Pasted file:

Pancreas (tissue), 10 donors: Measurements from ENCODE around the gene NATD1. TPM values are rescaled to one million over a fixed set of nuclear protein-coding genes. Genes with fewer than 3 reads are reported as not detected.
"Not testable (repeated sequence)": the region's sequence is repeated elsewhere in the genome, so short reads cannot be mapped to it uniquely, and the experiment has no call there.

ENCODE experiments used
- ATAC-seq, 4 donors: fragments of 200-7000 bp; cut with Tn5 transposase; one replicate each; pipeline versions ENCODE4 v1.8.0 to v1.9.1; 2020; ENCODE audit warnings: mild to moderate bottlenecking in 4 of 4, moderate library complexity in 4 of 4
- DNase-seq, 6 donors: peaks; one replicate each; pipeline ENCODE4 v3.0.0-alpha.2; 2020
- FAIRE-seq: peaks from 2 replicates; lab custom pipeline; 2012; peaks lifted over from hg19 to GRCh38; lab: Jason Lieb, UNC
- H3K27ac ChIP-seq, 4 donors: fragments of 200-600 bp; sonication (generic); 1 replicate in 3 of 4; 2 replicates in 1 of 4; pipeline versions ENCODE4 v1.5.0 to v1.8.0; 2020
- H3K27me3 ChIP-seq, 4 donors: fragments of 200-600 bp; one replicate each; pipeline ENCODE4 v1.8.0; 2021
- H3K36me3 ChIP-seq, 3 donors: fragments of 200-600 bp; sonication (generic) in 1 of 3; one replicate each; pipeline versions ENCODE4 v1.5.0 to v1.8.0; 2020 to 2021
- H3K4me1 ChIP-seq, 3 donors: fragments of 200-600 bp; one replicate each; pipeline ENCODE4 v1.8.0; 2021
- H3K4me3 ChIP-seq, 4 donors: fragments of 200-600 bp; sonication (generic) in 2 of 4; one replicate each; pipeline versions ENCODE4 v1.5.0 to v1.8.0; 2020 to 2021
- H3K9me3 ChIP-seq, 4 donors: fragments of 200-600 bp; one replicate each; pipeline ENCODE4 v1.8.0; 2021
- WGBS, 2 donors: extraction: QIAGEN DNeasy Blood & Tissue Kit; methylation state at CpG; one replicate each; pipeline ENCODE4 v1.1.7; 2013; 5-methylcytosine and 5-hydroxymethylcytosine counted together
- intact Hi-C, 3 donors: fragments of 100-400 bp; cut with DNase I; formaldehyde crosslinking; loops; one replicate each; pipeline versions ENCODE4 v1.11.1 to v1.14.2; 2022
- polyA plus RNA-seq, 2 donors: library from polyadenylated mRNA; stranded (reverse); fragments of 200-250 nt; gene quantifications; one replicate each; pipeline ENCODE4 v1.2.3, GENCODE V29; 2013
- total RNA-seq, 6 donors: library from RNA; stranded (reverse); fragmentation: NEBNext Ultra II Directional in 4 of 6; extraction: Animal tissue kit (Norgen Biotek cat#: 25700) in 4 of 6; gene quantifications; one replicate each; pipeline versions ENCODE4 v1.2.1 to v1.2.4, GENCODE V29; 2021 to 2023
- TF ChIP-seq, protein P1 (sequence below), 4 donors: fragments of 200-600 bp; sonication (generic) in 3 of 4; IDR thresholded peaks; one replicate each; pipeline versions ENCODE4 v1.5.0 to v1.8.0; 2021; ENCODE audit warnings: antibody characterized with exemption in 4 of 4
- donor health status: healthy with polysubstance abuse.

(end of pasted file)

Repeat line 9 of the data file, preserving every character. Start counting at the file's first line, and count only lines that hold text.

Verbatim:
- H3K36me3 ChIP-seq, 3 donors: fragments of 200-600 bp; sonication (generic) in 1 of 3; one replicate each; pipeline versions ENCODE4 v1.5.0 to v1.8.0; 2020 to 2021